Hong Kong to Spend $3.1 Billion More to Bolster Economy
(Bloomberg) — Hong Kong will lay out an additional HK$24 billion ($3.1 billion) for virus relief and will lift some social distancing restrictions including temporarily reopening bars, the special administrative region’s government said, as the city’s economy suffers from a recession set off by protests and the Covid-19 pandemic.
The government will spend HK$4.5 billion to help affected industries, HK$13 billion on virus prevention measures and HK$6 billion on rent concessions, Chief Executive Carrie Lam and senior officials said Tuesday at a press conference.
The city will also extend dine-in services at restaurants by two hours until midnight and reopen bars, pools, karaoke parlors and theme parks for a week starting Friday, Food and Health Secretary Sophia Chan said.
Bars and karaoke facilities will be allowed to open until midnight. A public gathering limit of four people will remain in place.
Hong Kong’s economy has been battered by repeated setbacks over the past year from the U.S.-China trade war and anti-government protests. The pandemic further devastated the city’s tourism, retail, food and beverage, and hospitality sectors. In mid-August, the government revised its 2020 economic forecast to a record contraction of 6% to 8%.
The latest measures will push Hong Kong’s projected budget deficit for the 2020–2021 fiscal year to a record of more than HK$300 billion, Financial Secretary Paul Chan said. The fiscal reserve is also forecast to decline to about HK$800 billion, equal to 12 to 13 months of government expenditure, he said.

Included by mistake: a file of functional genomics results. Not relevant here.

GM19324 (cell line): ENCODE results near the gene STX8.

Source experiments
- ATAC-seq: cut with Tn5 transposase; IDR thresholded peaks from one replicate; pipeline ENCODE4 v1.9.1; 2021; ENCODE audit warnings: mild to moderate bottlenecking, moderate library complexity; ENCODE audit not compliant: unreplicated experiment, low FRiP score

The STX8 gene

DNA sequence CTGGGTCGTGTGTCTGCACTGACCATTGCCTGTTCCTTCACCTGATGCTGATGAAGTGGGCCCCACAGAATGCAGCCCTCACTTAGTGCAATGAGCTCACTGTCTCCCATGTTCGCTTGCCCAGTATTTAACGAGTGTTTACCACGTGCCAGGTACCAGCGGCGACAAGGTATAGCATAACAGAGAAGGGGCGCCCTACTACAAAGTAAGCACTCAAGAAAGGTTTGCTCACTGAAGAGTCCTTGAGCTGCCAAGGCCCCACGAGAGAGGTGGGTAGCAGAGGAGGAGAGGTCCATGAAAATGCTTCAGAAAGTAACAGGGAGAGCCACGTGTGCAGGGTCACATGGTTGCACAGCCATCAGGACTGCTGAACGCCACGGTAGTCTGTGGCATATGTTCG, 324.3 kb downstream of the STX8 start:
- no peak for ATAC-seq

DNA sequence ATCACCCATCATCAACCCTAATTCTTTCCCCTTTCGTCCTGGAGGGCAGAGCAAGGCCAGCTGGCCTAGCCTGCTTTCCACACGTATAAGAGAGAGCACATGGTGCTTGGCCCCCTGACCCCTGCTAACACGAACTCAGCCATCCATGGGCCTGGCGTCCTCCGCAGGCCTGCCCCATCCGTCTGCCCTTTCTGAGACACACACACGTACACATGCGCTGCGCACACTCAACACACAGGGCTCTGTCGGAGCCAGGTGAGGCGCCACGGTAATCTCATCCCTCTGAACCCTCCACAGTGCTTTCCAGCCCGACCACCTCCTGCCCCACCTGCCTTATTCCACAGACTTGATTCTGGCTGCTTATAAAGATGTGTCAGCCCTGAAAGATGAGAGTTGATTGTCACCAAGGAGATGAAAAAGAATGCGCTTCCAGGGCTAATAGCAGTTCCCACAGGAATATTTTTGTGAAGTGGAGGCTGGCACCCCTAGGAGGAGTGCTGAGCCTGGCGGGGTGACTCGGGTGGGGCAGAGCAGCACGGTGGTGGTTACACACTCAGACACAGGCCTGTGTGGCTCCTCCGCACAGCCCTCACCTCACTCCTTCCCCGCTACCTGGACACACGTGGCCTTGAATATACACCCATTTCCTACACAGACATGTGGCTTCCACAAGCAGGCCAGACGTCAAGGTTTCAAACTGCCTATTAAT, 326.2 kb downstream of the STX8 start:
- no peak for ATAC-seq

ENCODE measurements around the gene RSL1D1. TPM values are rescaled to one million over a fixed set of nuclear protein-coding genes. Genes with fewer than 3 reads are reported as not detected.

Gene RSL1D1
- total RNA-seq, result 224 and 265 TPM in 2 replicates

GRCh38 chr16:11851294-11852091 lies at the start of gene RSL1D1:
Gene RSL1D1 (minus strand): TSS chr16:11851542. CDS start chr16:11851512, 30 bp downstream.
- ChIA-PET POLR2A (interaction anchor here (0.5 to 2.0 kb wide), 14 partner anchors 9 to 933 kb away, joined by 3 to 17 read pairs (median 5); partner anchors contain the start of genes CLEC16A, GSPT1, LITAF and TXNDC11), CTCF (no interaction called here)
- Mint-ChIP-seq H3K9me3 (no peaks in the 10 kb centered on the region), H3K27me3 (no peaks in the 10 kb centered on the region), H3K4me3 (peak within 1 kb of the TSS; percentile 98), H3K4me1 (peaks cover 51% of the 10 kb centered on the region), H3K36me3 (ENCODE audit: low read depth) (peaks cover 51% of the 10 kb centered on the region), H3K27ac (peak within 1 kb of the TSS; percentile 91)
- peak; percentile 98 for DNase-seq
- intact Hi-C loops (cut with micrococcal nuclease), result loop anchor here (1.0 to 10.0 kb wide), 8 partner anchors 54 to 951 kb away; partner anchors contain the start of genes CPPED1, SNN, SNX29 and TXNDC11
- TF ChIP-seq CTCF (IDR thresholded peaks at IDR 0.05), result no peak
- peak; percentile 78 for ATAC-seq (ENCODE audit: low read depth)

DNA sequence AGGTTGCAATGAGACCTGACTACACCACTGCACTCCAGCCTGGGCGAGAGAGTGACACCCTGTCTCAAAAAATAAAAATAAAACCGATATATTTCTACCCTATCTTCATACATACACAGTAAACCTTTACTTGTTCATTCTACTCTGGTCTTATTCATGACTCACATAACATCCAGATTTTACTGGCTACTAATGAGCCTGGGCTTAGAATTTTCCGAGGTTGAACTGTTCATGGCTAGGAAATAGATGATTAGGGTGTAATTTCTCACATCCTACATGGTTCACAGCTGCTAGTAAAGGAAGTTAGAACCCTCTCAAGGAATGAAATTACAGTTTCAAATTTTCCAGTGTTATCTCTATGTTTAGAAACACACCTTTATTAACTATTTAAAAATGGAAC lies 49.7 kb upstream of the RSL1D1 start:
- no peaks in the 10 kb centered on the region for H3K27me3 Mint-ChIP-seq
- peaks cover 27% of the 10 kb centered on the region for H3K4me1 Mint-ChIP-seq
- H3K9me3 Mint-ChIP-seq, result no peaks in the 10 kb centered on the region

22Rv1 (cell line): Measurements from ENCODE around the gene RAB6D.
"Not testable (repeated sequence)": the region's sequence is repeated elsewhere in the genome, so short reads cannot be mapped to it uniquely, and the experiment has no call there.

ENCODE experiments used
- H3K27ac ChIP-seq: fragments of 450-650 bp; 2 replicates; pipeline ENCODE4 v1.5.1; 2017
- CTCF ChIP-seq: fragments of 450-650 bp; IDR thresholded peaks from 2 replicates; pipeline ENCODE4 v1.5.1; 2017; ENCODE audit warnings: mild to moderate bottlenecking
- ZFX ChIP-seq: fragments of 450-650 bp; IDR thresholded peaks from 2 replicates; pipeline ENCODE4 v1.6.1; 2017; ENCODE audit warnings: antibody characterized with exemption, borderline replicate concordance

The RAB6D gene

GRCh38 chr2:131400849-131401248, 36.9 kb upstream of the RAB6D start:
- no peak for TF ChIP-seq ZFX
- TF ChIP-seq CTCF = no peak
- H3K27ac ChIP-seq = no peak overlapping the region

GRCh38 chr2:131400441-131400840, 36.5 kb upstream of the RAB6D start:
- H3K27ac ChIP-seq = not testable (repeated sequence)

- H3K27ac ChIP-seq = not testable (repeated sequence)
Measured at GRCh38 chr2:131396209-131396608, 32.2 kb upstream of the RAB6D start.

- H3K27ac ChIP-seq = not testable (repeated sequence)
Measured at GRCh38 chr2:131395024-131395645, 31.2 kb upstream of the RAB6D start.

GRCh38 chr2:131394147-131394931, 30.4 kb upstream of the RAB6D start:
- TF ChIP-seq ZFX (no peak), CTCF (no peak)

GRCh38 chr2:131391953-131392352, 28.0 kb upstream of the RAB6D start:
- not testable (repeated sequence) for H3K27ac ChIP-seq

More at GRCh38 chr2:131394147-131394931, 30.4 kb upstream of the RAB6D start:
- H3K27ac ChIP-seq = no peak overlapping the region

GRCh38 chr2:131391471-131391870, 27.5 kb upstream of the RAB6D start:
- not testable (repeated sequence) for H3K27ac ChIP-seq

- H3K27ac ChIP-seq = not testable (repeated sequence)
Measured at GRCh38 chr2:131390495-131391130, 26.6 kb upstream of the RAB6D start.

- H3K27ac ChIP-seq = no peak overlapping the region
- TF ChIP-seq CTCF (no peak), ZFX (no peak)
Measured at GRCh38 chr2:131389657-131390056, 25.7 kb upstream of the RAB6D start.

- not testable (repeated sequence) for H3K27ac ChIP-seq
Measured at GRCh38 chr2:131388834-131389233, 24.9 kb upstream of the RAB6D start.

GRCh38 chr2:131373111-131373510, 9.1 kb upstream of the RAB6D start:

“We will carefully use public funds to support enterprises, individuals who are affected by Covid,” Paul Chan said. “At the same time, we have to preserve our strength to prepare for the unknown.”
The fresh funding adds to nearly HK$290 billion ($37 billion) in direct Covid-19-related relief measures since the pandemic began, including cash handouts, tax relief, industry subsidies and funding for hospitals and other virus control policies. The government has now launched three separate rounds of relief funding as well as targeted measures in its budget.
Earlier in the day, the financial hub reported zero local virus cases for the first time since early July — following weeks of some of the strictest measures enacted since the coronavirus emerged.
“I hope that this marks the fact that the third outbreak is under control and people can resume their normal activities in their daily lives,” Lam said. “Schools and commercial activities can resume. However, we should not let our guard down. We should stick strictly to the anti-epidemic measures.”
Authorities said Hong Kong spent HK$530 million on its Beijing-backed universal virus testing program, in which nearly 1.8 million residents were tested between Sept. 1 and Sept. 14. Sophia Chan said the campaign found 32 cases as well as so-called silent carriers of the virus.
The government will continue to test specific groups to minimize the risk of outbreak, she said.
The mass testing was heavily criticized by local democracy activists and some health professionals as coming too late to be useful, amid worries it was an attempt to harvest residents’ DNA for surveillance purposes.
Lam has repeatedly denied those assertions. Speaking to reporters earlier Tuesday before a meeting of her advisory Executive Council, she said the two-week mass testing blitz was a success.
“Everything has gone very smoothly,” she said. “It’s not as scary as people said it would be.”
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